In my first year of marriage, I remember lying down on the couch and turning on the television, ready to unplug and relax. That's when my wife came in with a form she needed to fill out.
She started asking me questions about it. Slightly annoyed, I shot back one-word answers. That's when she got upset and told me she needed help. Escalating things, I shot back, "It's a simple form. Why would you need my help?" She ran out of the room, crying.
I was left there wondering what had just happened. I thought, "It's not like I'm smarter or know that stuff more than you. You don't need me. You got it. I just want to relax."
I couldn't understand why she was so adamant about my help or why she got so upset. Immediately, it came to my mind that when she was a kid she struggled with dyslexia. She overcame it, but the experience of not grasping things that seemed to come easily to her classmates left her with a deep insecurity.
The story she was telling herself was vastly different than what I was saying. She heard, "It's a simple form. You're stupid if you can't fill that simple form out. And your stupidity is annoying me."
The signs of insecurity were there, but I missed them. If I had taken a moment to stop and consider why she wanted my help, it would have changed the entire evening. Her childhood wound was looking for my reassurance.
I could have provided healing, empowerment and security. Instead, I produced the opposite. Understanding our wives' insecurities will help us build them up rather than validate the untrue stories they tell themselves. Here are some common insecurities of our wives.
1. Measuring Up
The Enjoli perfume commercial from the 1980s says, "I can hang the wash on the line, feed the kids, get dressed, pass out the kisses and get to work by 9 to 5. I can bring home the bacon, fry it up in a pan and never let you forget you're a man."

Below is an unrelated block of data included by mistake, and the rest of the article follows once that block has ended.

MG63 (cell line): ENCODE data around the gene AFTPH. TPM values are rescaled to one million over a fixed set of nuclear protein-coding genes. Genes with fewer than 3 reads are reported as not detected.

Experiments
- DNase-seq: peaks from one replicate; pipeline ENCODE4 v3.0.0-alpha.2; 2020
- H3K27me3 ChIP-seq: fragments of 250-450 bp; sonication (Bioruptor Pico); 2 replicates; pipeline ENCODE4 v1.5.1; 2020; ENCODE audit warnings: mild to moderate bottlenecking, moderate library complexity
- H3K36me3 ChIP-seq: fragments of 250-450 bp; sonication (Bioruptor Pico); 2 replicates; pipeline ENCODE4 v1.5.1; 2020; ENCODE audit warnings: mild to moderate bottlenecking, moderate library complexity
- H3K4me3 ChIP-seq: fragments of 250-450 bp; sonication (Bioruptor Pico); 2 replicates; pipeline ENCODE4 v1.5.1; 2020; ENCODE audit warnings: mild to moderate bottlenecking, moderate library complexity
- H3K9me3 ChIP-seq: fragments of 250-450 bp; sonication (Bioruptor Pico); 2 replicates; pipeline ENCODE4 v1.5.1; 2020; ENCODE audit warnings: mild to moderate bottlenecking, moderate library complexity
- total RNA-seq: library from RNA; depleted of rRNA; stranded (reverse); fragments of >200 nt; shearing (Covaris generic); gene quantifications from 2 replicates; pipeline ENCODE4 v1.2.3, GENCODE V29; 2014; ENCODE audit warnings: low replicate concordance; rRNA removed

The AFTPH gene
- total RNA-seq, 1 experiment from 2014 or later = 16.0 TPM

Noted TED speaker Brene Brown while referencing that commercial said, "For women it's 'Do it all. Do it perfectly, and never let them see you sweat.'" She then went on to quip, "I don't know how much perfume that commercial sold, but I guarantee you it moved a lot of antidepressant and antianxiety meds." Women are mostly insecure about how they measure up, constantly comparing themselves with other women who they perceive as better. They feel as though they are never good enough. The following are different areas where this insecurity most prominently plays out.
"I'm not a good enough MOM." Many suffer from mom guilt. They feel like their kids got the short end of the stick because they are not good enough. The birthday party that isn't as good as their kid's friends', homemade Halloween costumes that aren't perfect, not knowing exactly what to say to make things OK, preparing meals, helping at school, being there and available to every need at all times are some of the things their brains obsess over. Comments and questions from us can feel like severe judgment.
"I'm not a good enough WIFE." The house is disorganized and messy. If they don't fulfill their husbands sexual desires, he will go elsewhere. They may see themselves as exceedingly needy, overly emotional or too (fill in the blank) to be married. Or they may feel as though they don't live up to your mother.
"I'm not beautiful enough." This one should come as no surprise. She feels like you fell in love with the way she looked when you met. When her looks or weight change, you will want to move on to someone else.
That story is deeply ingrained in many and may even cause them to dismiss compliments from their husbands to the contrary. That's why husbands even glancing at an attractive woman can set off fireworks. It's a subtle reinforcement in their minds that there is something better out there for their husband to chase.
"My opinion isn't valuable." Those who struggle with this one don't view themselves as smart as other people. It could stem from many sources, such as being shut down by people, particularly in childhood. They may have had controlling people around them in their life. Be mindful of cutting them off mid-sentence. Ask for their opinion and hear them out fully.
2. Worthiness of Love
Much of the insecurity I think is born out of this place. Many unfortunately think they are unworthy of love. They don't feel OK with who they are and live with the belief that when their husbands really come to know who they are, they won't want to be with them. This one creates an incredible amount of pain and brings with it a powerful defense mechanism. They may lash out and cut their husband off first to save themselves from rejection.
If your wife is being cold and distant, before assuming the worst, look for this one. She is probably protecting herself from some hurt. Maybe even from something that happened long before you even met.
B.J. Foster is the content manager for All Pro Dad and a married father of two. For the original article, visit allprodad.com.
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